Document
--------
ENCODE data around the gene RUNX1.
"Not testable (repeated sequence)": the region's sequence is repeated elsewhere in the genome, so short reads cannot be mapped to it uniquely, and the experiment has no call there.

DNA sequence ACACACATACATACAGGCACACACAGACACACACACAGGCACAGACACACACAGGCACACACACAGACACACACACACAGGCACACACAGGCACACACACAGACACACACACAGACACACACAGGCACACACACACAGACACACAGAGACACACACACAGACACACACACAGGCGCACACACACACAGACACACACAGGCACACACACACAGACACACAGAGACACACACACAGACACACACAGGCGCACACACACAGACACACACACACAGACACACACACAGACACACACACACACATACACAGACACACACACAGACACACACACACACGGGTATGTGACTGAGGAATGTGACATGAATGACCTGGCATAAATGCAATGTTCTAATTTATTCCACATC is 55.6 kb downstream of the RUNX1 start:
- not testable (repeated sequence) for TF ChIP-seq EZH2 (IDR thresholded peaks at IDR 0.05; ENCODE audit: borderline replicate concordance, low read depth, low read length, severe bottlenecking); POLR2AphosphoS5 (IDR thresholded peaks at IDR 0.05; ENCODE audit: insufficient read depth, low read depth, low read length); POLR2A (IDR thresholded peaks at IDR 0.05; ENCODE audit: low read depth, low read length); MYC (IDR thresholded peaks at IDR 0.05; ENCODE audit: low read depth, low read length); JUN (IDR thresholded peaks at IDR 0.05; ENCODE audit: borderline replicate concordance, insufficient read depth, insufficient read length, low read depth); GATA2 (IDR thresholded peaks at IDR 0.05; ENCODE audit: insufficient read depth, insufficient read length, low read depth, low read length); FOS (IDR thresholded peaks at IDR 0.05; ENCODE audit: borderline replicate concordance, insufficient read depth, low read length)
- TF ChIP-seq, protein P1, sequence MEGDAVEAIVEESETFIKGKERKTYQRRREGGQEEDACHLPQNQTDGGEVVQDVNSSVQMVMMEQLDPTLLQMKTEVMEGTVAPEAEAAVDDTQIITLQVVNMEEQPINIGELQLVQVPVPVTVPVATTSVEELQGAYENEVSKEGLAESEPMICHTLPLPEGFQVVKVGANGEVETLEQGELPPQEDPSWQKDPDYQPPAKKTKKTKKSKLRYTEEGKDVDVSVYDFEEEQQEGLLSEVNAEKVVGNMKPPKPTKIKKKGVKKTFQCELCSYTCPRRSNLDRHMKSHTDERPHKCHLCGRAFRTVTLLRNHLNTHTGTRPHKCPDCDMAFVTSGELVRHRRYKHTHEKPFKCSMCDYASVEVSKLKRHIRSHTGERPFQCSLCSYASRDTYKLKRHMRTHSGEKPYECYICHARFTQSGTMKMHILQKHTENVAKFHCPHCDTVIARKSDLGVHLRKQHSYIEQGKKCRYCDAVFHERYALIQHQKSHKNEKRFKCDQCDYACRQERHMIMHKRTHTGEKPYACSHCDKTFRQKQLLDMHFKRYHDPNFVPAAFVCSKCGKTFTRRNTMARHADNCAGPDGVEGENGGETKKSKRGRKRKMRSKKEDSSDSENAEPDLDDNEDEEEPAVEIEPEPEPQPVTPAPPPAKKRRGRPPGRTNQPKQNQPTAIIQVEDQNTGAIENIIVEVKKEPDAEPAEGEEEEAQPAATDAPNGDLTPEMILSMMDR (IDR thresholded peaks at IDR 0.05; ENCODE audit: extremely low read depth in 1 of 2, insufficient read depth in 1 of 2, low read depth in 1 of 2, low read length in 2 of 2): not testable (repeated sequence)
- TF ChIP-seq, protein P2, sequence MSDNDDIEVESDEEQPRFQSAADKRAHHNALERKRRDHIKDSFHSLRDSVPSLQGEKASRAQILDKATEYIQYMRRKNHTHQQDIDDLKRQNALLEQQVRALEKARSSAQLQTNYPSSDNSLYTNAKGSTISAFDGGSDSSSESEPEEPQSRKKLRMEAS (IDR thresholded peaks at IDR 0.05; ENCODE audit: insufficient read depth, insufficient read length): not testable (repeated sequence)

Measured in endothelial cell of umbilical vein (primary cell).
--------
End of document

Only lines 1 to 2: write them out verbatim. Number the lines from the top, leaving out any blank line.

ENCODE data around the gene RUNX1.
"Not testable (repeated sequence)": the region's sequence is repeated elsewhere in the genome, so short reads cannot be mapped to it uniquely, and the experiment has no call there.